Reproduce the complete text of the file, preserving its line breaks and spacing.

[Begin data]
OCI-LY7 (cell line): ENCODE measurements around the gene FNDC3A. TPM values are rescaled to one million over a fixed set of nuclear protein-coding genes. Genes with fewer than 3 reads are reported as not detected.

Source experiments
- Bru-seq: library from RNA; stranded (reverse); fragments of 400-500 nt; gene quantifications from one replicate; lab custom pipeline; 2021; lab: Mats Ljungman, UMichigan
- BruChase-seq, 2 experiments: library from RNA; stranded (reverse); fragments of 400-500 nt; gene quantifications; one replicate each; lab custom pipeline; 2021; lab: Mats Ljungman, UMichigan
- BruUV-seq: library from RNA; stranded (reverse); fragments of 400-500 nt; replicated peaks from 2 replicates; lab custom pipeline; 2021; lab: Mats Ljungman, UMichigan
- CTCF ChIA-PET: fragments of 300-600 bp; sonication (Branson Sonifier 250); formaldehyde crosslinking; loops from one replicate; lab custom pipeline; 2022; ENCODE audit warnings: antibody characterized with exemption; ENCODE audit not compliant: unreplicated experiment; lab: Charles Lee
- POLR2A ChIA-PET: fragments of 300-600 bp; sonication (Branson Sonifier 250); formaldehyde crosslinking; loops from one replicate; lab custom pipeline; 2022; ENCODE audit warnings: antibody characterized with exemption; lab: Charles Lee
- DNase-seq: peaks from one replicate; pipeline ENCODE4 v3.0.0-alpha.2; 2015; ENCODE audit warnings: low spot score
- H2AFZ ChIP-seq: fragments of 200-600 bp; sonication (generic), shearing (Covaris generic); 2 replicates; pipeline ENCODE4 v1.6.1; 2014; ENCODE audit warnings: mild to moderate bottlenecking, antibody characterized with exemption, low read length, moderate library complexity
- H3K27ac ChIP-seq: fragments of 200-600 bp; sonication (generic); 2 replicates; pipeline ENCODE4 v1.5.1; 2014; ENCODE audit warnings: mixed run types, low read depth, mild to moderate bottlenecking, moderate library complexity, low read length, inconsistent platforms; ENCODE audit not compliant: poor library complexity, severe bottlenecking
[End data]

OCI-LY7 (cell line): ENCODE measurements around the gene FNDC3A. TPM values are rescaled to one million over a fixed set of nuclear protein-coding genes. Genes with fewer than 3 reads are reported as not detected.

Source experiments
- Bru-seq: library from RNA; stranded (reverse); fragments of 400-500 nt; gene quantifications from one replicate; lab custom pipeline; 2021; lab: Mats Ljungman, UMichigan
- BruChase-seq, 2 experiments: library from RNA; stranded (reverse); fragments of 400-500 nt; gene quantifications; one replicate each; lab custom pipeline; 2021; lab: Mats Ljungman, UMichigan
- BruUV-seq: library from RNA; stranded (reverse); fragments of 400-500 nt; replicated peaks from 2 replicates; lab custom pipeline; 2021; lab: Mats Ljungman, UMichigan
- CTCF ChIA-PET: fragments of 300-600 bp; sonication (Branson Sonifier 250); formaldehyde crosslinking; loops from one replicate; lab custom pipeline; 2022; ENCODE audit warnings: antibody characterized with exemption; ENCODE audit not compliant: unreplicated experiment; lab: Charles Lee
- POLR2A ChIA-PET: fragments of 300-600 bp; sonication (Branson Sonifier 250); formaldehyde crosslinking; loops from one replicate; lab custom pipeline; 2022; ENCODE audit warnings: antibody characterized with exemption; lab: Charles Lee
- DNase-seq: peaks from one replicate; pipeline ENCODE4 v3.0.0-alpha.2; 2015; ENCODE audit warnings: low spot score
- H2AFZ ChIP-seq: fragments of 200-600 bp; sonication (generic), shearing (Covaris generic); 2 replicates; pipeline ENCODE4 v1.6.1; 2014; ENCODE audit warnings: mild to moderate bottlenecking, antibody characterized with exemption, low read length, moderate library complexity
- H3K27ac ChIP-seq: fragments of 200-600 bp; sonication (generic); 2 replicates; pipeline ENCODE4 v1.5.1; 2014; ENCODE audit warnings: mixed run types, low read depth, mild to moderate bottlenecking, moderate library complexity, low read length, inconsistent platforms; ENCODE audit not compliant: poor library complexity, severe bottlenecking